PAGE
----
In times of war and economic depression, tradition often becomes more important than ever. So, with millions of citizens — mostly men — having fled Syria in the past five years, brides have decided to celebrate their weddings alone, in the absence of their fiances who fled war, conscription and economic hardship.
Groomless weddings are so common in parts of Syria now, it can be startling to attend a celebration with both partners in attendance. “I remember going to a wedding where the groom was actually there, and I sat and stared at him. It was so weird,” Qamishli college student Lava Ibrahim told The Wall Street Journal.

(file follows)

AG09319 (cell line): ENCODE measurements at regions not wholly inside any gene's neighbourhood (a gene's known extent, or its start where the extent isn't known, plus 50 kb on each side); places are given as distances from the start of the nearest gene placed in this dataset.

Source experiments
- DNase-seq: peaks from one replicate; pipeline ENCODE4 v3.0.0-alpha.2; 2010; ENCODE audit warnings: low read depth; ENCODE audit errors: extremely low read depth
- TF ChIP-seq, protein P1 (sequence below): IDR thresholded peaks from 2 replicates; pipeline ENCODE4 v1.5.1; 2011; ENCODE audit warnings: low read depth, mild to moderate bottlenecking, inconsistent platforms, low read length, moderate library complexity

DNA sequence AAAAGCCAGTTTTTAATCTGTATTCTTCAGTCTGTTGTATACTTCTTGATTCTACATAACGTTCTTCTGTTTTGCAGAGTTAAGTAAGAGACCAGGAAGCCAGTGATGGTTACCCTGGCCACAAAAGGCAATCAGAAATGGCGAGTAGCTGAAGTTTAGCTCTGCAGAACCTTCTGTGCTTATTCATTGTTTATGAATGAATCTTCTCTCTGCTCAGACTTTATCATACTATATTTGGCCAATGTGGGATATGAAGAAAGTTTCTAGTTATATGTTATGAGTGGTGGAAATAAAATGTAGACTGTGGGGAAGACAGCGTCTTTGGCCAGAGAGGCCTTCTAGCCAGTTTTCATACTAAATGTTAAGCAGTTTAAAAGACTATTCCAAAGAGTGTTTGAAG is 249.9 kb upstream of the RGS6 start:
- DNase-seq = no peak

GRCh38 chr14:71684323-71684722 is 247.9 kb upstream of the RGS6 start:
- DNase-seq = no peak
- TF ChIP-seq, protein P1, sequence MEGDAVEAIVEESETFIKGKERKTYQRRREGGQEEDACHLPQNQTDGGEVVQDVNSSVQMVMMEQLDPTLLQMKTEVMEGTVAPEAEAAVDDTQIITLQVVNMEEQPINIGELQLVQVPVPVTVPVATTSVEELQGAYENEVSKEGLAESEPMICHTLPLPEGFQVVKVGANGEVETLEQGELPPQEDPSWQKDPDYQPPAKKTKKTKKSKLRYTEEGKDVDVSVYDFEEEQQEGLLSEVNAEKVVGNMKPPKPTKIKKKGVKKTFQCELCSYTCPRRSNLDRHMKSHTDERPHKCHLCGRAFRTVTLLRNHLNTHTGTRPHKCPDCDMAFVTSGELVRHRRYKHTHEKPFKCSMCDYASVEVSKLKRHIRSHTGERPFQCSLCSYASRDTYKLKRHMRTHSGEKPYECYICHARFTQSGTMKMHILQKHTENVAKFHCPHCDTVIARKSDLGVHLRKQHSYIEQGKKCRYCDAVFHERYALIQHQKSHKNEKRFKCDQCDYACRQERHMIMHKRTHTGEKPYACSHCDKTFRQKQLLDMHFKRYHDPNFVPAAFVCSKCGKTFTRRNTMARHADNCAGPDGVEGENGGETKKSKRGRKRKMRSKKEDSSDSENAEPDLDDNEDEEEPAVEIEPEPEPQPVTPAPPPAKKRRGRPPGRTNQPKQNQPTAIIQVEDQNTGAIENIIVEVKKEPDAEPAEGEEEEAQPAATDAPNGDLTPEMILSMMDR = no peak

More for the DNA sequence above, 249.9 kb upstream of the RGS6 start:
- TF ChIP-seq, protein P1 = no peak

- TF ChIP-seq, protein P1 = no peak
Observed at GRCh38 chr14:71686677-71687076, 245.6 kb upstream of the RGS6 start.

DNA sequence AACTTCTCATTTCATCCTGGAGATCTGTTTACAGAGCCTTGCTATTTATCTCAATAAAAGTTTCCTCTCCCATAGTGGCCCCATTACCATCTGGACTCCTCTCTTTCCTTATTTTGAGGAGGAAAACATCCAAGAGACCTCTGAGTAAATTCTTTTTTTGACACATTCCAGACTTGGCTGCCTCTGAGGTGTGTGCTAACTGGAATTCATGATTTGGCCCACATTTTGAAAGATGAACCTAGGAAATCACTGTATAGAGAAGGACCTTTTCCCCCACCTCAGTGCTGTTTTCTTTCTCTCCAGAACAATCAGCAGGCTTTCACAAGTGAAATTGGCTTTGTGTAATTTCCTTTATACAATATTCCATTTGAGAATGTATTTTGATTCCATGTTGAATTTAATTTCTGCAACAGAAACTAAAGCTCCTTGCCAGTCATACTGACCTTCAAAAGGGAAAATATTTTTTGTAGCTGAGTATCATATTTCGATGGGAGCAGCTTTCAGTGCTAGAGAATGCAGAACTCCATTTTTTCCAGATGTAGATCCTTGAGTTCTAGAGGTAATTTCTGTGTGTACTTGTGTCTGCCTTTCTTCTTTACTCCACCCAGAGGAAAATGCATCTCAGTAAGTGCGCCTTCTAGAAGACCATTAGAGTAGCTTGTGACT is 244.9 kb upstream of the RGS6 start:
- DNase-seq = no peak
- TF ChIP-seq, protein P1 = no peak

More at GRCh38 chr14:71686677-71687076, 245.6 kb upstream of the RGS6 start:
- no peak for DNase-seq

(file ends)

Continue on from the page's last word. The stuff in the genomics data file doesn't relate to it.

The otherwise lavish affairs sometimes lack just a single item — the cake. This is because in the Middle East, the tradition is for them to be so big they need to be cut with a ceremonial sword — a task of the groom.
The Journal describes just such a wedding that took place last September, in which 22-year-old Siwar celebrated marrying her Netherlands-based fiance, who fled Syria years earlier when he was called for mandatory draft in the Syrian army. While she forfeited a cake, Siwar still managed to produce photos of herself and her new husband, standing together in a park, by stitching images together on a computer. Nine months later, they have been reunited in Europe, and Siwar is hoping to retake a proper wedding photo, side-by-side.
Read the full story at The Wall Street Journal.